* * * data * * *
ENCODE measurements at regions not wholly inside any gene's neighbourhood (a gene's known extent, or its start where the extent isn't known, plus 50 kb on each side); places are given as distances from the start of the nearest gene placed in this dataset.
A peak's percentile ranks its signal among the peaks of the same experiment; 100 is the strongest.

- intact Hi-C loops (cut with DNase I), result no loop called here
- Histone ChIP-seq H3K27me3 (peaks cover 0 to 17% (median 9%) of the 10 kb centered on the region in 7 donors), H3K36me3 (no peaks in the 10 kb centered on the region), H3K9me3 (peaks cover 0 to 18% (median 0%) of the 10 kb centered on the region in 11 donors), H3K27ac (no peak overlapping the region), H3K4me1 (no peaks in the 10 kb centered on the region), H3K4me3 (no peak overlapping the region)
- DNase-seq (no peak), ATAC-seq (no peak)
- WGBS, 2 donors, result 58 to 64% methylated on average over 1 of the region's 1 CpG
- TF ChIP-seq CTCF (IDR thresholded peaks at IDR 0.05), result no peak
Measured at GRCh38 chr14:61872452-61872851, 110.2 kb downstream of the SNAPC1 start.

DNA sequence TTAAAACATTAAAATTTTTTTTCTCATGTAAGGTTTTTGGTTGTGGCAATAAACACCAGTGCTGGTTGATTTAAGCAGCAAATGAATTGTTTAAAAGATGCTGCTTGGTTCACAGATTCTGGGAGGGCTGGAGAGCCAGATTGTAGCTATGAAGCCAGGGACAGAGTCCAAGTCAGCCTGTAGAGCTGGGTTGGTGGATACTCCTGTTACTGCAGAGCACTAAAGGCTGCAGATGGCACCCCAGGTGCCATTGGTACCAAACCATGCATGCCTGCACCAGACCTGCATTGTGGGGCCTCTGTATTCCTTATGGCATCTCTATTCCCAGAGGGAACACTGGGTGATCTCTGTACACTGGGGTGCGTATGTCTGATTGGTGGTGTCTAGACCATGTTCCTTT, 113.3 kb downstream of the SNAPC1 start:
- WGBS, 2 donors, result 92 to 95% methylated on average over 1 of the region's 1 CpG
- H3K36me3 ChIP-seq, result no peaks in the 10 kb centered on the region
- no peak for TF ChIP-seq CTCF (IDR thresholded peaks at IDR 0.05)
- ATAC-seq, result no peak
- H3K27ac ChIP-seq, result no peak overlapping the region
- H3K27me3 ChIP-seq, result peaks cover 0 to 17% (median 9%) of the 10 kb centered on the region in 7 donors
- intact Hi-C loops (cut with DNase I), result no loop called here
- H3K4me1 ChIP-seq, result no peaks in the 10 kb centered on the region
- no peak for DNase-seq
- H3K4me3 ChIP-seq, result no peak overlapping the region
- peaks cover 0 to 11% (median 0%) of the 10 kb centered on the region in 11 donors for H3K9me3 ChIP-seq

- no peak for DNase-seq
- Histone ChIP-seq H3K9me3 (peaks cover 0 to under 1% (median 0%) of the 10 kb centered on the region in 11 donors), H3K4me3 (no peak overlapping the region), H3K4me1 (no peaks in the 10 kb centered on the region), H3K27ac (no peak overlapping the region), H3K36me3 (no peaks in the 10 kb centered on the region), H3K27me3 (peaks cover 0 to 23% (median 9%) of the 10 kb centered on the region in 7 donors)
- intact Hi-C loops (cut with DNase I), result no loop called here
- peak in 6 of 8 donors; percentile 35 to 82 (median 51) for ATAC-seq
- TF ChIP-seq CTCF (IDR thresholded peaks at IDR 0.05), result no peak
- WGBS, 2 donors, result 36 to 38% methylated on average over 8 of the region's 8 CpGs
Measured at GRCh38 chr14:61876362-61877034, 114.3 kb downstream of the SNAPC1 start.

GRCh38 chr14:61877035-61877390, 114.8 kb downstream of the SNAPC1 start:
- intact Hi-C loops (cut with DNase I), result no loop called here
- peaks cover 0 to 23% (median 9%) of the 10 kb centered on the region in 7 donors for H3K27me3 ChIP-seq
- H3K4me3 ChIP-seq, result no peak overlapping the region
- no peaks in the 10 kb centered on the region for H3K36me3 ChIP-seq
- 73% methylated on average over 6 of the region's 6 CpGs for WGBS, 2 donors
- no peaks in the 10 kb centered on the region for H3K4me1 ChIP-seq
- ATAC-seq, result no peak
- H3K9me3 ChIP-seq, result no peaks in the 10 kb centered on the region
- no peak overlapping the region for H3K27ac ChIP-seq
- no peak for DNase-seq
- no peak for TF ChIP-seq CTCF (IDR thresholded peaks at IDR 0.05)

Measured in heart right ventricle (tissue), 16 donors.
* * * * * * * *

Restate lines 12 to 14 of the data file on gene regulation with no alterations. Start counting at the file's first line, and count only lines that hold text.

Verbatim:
- no peak for TF ChIP-seq CTCF (IDR thresholded peaks at IDR 0.05)
- ATAC-seq, result no peak
- H3K27ac ChIP-seq, result no peak overlapping the region